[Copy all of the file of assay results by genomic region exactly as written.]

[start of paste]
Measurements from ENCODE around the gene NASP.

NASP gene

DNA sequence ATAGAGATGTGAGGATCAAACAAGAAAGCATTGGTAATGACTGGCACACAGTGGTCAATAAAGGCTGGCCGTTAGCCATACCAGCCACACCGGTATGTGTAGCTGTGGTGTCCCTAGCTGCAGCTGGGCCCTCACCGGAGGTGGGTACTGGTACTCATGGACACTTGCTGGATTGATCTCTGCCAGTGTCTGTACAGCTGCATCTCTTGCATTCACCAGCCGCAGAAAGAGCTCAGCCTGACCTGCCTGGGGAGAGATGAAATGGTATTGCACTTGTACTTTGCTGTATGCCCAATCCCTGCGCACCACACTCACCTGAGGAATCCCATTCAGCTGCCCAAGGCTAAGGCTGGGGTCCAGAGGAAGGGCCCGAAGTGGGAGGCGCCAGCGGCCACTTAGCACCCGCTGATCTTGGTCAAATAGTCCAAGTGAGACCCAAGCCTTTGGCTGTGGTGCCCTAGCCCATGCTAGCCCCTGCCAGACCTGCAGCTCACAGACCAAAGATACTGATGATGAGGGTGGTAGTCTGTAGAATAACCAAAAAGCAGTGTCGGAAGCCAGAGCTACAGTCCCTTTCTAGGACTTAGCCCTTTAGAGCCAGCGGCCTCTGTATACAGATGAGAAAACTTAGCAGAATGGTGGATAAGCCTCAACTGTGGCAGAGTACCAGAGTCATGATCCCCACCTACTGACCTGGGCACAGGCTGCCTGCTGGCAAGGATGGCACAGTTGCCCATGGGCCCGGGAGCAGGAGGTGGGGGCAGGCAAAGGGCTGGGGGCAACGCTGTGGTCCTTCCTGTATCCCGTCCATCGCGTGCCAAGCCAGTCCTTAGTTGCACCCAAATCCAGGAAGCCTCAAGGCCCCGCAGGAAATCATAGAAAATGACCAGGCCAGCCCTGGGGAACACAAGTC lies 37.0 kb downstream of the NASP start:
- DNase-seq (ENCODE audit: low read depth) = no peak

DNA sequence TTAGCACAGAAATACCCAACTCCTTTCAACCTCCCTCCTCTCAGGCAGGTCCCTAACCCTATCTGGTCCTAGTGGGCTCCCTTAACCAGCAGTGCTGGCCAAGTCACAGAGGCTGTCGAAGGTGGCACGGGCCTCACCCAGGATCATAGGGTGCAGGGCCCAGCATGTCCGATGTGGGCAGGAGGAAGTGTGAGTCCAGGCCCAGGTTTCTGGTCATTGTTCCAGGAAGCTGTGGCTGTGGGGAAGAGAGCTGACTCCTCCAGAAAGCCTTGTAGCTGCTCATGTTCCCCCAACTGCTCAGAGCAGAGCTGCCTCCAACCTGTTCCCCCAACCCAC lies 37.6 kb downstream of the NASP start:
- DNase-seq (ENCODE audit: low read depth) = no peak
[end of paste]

Measurements from ENCODE around the gene NASP.

NASP gene

DNA sequence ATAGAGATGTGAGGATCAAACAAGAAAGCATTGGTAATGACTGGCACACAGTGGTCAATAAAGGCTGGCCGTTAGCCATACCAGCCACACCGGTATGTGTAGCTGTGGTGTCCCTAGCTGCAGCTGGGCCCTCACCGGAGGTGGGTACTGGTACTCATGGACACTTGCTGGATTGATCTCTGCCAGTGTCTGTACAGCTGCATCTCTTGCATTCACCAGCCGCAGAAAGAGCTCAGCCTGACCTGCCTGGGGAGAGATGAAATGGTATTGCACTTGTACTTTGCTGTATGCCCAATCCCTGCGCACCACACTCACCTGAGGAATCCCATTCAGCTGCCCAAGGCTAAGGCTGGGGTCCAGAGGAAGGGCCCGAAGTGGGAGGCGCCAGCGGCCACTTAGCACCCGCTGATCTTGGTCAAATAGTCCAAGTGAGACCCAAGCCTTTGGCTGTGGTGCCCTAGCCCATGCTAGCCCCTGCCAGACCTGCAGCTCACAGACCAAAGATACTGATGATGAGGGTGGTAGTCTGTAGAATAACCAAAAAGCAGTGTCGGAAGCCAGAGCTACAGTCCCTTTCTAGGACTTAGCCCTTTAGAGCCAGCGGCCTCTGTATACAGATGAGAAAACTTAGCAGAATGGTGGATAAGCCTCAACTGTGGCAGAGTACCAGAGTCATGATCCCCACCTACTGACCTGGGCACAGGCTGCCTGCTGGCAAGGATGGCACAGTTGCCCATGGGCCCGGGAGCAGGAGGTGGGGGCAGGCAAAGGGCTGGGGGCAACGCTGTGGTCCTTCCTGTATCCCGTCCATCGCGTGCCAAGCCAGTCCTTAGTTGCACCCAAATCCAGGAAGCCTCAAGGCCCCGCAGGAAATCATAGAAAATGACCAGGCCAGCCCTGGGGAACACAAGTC lies 37.0 kb downstream of the NASP start:
- DNase-seq (ENCODE audit: low read depth) = no peak

DNA sequence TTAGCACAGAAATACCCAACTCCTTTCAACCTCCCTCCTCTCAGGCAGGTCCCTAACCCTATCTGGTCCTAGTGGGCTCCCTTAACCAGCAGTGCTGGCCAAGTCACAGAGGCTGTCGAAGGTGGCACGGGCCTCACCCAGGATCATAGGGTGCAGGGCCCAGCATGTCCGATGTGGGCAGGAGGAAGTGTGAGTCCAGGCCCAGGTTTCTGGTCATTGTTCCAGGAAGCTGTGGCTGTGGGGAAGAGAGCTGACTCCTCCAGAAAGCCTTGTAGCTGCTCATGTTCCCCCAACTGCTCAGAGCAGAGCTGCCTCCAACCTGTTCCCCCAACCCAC lies 37.6 kb downstream of the NASP start:
- DNase-seq (ENCODE audit: low read depth) = no peak